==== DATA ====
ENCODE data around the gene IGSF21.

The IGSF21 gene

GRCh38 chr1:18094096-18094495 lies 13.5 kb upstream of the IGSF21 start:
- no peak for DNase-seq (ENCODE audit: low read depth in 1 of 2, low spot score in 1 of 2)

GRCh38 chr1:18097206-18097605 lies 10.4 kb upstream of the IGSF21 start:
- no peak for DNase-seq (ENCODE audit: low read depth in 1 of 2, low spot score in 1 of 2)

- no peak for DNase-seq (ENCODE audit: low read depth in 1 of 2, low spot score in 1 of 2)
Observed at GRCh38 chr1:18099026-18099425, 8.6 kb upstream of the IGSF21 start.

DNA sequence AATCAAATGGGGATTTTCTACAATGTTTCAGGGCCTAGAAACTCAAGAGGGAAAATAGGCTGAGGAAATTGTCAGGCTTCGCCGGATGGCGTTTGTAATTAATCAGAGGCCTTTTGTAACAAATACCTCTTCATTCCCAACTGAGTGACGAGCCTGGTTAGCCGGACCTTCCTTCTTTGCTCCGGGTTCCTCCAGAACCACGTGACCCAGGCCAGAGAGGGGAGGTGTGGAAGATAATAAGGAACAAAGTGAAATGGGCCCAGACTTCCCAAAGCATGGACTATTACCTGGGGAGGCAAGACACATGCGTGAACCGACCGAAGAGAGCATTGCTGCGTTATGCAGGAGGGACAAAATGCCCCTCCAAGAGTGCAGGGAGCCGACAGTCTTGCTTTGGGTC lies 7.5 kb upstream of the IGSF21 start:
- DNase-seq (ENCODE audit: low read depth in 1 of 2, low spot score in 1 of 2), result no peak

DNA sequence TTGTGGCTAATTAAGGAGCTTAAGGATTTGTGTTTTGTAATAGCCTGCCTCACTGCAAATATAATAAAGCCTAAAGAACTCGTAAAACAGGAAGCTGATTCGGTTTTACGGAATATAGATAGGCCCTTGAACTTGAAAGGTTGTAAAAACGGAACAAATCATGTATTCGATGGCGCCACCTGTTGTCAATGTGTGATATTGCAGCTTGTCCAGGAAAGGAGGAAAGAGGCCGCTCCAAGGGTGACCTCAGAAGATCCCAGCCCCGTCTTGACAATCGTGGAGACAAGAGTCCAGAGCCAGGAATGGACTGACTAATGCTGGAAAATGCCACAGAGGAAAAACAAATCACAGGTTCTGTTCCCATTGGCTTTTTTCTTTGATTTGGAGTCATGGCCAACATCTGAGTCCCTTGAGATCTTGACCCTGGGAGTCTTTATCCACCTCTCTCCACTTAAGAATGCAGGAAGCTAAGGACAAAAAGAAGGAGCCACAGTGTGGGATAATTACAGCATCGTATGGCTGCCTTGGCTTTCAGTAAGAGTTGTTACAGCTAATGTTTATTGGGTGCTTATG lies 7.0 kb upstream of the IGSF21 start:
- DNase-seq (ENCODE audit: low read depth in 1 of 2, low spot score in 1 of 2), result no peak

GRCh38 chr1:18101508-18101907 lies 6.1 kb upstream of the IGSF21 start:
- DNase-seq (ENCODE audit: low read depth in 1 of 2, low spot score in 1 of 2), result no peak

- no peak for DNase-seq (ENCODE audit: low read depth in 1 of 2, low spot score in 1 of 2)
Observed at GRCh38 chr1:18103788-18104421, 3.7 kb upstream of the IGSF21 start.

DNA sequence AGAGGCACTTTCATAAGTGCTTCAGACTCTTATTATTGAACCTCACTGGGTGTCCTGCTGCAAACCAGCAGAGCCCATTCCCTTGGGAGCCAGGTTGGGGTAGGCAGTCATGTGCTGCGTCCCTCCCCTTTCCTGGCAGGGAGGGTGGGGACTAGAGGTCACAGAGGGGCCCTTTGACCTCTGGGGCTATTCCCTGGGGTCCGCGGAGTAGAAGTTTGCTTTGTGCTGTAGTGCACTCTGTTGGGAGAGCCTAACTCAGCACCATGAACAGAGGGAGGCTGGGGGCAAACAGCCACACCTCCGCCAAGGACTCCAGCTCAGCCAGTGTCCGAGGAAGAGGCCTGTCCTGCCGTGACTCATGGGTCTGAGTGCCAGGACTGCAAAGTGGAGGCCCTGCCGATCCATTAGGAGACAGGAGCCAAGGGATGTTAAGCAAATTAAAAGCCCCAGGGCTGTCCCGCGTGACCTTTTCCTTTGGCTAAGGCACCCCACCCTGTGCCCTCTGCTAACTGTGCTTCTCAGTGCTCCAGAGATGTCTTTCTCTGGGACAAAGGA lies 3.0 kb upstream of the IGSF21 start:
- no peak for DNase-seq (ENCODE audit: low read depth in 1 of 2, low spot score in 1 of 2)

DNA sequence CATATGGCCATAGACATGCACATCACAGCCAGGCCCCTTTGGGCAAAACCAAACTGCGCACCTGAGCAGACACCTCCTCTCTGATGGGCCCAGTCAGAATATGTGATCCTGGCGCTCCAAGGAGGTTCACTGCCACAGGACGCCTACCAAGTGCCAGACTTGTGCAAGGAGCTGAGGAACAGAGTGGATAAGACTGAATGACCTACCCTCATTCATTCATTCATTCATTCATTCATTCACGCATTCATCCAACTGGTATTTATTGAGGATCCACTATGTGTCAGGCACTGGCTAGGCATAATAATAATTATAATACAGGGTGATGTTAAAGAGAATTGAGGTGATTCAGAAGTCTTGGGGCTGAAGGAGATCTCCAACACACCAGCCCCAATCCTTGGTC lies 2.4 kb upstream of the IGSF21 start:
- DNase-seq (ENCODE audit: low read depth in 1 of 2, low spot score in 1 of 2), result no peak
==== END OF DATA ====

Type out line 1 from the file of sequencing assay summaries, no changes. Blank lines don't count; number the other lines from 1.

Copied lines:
ENCODE data around the gene IGSF21.